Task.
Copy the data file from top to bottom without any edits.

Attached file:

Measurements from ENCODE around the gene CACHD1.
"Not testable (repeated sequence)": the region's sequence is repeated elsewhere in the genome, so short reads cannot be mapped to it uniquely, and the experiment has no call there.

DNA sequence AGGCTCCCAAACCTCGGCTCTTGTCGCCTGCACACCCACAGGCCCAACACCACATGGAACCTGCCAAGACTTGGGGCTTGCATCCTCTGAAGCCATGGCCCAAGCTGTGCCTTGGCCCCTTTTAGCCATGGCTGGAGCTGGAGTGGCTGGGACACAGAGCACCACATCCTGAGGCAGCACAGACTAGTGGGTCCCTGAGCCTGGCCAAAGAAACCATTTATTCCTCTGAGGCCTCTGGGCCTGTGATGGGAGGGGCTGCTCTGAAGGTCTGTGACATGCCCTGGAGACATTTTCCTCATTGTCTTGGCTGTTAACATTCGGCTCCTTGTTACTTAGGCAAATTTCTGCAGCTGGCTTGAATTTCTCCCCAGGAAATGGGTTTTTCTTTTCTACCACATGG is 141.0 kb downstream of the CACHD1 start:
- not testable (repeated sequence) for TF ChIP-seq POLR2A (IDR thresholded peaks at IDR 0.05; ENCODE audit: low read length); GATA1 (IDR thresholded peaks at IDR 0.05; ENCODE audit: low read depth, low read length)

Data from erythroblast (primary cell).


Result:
Measurements from ENCODE around the gene CACHD1.
"Not testable (repeated sequence)": the region's sequence is repeated elsewhere in the genome, so short reads cannot be mapped to it uniquely, and the experiment has no call there.

DNA sequence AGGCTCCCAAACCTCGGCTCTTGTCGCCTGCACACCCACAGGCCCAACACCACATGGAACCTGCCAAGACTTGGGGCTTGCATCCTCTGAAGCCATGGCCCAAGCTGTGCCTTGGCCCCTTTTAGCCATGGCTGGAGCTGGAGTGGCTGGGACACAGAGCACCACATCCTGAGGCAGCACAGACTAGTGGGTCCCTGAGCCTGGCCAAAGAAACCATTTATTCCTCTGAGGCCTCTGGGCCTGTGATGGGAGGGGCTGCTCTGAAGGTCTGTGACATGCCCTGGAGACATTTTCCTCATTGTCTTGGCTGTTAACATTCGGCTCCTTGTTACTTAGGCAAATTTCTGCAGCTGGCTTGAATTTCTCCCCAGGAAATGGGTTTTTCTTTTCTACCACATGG is 141.0 kb downstream of the CACHD1 start:
- not testable (repeated sequence) for TF ChIP-seq POLR2A (IDR thresholded peaks at IDR 0.05; ENCODE audit: low read length); GATA1 (IDR thresholded peaks at IDR 0.05; ENCODE audit: low read depth, low read length)

Data from erythroblast (primary cell).